To see if I could get some information about it, I searched my friend Ton's blog I dream lo-tech and was delighted to find out that it has a bit more of a pedigree than I expected. Seems it was a creation, like the well-known red Valentine, of famed Italian designer Ettore Sottsass.

Our Olivetti Underwood Studio 45 typewriter by Ettore Sottsass

Alternate view of Studio 45

Emblem signifying Olivetti's purchase of controlling interest in Underwood in 1959,
the merger being completed in 1963

Serial number, indicating this machine was made in 1969.

Print ad of Duke Ellington with Studio 45

The Sottsass Valentine, realeased on February 14, 1969

Friday, February 13, 2015

Another fabulous Eichler for sale in Walnut Creek, California

Another Eichler home has been listed in the Rancho San Miguel neighborhood of Walnut Creek, California. The mid-century beauty has 4 bedrooms and 2 baths and is located on a large lot in a cul-de-sac. The 2,037 square foot house features post and beam architecture with vaulted ceilings, skylights and soaring glass walls, globe pendant lights throughout, radiant wall heating, a large sun room and a park-like back yard. It is listed at $850,000.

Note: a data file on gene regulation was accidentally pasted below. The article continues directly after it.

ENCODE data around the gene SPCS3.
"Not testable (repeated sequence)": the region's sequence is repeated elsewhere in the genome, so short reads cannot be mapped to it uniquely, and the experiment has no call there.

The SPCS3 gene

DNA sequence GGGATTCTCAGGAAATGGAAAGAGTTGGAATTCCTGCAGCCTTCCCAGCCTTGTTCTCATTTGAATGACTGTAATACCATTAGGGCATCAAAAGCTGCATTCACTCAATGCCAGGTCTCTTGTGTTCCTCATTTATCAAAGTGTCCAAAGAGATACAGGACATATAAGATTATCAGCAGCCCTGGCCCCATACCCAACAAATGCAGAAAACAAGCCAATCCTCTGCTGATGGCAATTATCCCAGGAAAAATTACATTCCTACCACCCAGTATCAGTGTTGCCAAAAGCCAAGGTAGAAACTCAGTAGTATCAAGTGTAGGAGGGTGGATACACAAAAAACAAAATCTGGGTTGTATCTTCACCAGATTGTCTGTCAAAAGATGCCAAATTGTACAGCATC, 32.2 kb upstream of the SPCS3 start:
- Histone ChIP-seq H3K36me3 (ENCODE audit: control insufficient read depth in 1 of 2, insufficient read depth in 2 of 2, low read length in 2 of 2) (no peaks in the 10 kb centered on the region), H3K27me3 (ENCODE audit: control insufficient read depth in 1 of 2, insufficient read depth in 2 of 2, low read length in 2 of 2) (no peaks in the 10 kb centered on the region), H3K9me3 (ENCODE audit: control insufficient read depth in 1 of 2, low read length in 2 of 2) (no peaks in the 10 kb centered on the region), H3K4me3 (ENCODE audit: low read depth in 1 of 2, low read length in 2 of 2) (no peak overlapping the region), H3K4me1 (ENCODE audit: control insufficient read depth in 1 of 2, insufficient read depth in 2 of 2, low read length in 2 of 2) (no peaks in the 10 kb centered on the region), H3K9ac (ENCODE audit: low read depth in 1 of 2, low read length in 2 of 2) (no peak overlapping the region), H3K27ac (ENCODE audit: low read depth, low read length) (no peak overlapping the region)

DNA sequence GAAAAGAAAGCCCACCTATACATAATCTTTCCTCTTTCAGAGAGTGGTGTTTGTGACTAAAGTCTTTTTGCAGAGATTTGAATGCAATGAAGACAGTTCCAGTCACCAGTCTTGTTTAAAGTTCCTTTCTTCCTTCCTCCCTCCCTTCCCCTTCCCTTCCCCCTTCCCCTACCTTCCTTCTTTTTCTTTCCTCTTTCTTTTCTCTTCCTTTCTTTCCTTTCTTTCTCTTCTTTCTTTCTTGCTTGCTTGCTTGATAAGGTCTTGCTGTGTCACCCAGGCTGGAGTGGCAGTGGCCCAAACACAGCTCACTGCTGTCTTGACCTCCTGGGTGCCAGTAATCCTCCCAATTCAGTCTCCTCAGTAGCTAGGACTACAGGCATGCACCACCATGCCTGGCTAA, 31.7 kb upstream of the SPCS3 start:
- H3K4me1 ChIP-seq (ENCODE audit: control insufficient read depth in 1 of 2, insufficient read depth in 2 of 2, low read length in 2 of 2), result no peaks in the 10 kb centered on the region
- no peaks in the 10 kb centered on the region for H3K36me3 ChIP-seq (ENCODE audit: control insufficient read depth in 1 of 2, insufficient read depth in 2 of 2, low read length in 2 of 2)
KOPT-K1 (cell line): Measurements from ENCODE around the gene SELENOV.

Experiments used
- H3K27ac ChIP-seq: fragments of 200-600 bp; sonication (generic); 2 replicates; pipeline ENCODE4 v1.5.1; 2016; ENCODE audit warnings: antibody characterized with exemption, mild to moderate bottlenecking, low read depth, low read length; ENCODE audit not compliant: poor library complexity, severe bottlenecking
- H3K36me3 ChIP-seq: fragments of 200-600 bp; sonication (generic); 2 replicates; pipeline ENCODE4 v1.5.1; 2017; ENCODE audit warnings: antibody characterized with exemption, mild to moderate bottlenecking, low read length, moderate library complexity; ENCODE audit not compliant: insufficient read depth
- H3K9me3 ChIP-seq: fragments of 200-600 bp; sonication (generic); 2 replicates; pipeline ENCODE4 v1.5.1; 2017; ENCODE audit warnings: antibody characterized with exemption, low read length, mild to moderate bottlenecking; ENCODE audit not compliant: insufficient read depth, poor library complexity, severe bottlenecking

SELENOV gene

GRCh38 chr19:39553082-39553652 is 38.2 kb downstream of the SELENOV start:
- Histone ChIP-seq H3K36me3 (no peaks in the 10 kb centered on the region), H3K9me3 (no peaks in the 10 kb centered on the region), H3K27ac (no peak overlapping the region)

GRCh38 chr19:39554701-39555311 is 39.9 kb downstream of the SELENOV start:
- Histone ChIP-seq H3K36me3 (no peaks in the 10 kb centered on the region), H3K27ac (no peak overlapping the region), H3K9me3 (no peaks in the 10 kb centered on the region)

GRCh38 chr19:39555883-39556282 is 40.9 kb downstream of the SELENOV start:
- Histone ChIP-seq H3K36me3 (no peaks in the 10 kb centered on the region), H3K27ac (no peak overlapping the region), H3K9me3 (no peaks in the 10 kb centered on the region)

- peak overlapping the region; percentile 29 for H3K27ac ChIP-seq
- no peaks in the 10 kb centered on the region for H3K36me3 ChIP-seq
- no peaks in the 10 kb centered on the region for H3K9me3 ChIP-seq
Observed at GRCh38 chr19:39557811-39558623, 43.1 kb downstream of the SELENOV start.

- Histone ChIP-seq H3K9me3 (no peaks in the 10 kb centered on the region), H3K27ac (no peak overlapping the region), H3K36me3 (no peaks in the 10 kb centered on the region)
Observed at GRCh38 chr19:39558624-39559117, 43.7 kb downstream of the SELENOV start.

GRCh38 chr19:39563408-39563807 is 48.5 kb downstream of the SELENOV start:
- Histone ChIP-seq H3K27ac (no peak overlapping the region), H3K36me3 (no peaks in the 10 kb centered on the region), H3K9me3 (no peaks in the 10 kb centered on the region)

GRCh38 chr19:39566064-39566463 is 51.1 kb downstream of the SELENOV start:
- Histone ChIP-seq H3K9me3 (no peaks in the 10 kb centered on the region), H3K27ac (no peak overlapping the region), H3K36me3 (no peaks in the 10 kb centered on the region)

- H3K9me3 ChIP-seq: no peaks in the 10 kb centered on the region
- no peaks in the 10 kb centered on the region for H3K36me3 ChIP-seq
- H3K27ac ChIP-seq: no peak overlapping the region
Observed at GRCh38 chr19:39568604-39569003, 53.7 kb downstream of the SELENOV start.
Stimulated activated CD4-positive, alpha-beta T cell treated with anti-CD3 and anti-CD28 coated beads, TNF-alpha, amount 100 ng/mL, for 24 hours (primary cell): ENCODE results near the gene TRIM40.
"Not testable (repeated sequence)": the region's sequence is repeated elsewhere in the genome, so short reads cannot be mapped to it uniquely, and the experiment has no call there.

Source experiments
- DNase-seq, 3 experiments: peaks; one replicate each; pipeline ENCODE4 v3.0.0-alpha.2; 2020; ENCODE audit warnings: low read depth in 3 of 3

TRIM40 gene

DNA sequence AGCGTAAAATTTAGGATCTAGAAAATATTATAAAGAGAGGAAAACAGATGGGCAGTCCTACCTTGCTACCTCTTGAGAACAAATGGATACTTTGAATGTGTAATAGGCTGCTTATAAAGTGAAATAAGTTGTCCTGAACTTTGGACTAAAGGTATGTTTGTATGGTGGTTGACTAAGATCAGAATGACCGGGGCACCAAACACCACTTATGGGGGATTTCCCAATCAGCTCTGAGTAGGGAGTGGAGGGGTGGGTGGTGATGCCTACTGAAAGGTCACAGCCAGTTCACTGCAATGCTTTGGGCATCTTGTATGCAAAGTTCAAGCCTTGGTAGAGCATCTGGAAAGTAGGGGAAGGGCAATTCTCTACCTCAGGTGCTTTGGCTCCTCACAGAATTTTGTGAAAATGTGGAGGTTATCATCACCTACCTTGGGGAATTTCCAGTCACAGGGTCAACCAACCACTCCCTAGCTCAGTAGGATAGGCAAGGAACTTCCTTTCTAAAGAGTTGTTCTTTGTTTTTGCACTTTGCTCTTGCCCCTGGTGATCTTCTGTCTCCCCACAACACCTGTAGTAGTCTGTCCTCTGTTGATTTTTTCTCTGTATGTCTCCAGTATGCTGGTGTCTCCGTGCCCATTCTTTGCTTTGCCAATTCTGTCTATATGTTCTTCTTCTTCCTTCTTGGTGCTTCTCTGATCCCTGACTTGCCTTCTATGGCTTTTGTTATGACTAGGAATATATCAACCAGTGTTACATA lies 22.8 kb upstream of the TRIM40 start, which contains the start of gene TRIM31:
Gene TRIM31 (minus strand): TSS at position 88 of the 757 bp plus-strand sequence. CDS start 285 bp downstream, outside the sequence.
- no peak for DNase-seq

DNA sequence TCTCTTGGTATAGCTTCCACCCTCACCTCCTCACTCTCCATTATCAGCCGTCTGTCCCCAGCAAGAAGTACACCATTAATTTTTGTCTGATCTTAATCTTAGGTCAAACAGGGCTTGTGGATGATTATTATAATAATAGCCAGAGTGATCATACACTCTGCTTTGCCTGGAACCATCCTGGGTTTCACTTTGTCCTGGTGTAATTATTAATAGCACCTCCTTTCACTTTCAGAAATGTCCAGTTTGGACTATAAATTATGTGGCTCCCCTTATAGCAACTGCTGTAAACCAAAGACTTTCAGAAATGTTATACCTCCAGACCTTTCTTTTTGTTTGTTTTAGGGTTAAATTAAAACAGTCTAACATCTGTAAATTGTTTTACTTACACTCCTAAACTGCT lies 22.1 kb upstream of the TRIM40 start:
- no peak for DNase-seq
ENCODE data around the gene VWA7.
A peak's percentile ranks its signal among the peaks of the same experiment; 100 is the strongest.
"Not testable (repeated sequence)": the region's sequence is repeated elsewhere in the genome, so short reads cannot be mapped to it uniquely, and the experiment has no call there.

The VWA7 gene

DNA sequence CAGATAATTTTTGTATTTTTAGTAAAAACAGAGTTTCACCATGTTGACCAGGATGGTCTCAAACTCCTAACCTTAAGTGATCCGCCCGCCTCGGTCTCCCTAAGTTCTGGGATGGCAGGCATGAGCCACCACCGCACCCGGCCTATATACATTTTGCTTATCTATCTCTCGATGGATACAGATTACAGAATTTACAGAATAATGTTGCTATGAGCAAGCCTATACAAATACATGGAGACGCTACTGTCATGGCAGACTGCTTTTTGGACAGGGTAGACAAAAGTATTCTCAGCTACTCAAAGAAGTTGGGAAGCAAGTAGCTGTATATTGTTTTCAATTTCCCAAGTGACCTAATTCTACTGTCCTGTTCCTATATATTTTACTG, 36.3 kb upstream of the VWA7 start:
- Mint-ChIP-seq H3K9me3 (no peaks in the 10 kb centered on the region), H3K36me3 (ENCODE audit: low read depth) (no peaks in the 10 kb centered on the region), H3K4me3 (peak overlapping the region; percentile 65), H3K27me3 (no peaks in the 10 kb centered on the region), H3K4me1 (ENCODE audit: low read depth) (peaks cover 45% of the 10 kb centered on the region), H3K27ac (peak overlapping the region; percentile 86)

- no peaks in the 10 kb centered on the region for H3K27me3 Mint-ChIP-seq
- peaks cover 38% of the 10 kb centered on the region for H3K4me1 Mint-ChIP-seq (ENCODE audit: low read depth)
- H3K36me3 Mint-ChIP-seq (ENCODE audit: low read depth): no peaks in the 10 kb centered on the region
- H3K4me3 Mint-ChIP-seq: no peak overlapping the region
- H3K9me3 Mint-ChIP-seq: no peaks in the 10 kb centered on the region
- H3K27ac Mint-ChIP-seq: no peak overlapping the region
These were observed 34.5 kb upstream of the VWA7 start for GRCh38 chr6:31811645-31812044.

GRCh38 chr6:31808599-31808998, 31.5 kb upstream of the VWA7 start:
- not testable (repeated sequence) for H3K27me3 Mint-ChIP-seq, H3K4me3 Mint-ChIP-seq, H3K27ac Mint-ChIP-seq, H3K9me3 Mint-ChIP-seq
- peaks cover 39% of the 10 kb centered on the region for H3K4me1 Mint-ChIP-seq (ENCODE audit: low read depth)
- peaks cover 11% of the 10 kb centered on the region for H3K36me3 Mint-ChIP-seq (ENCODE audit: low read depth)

Thursday, February 12, 2015

California Modernists: Solo exhibitions by Chris Turnham and Loris Lora

Gallery Nucleus in Alhambra, California, has announced an upcoming art exhibition that is something many of you will want to attend. Illustrator and printmaker Chris Turnham will launch his new silk screens, while illustrator Loris Lora will exhibit paintings from her new Leporello-bound book Eventually Everything Connects. The show will celebrate California Modernism, from Eames to Disney.

February 21 through March 1
Opening Reception is February 21, from 7:00 p.m. till 10:00 p.m.
210 East Main Street
Alhambra, CA 91801

Square House

LAX by Chris Turnham

Close-up from Eventually Everything Connects

Eventually Everything Connects

Sunday, February 8, 2015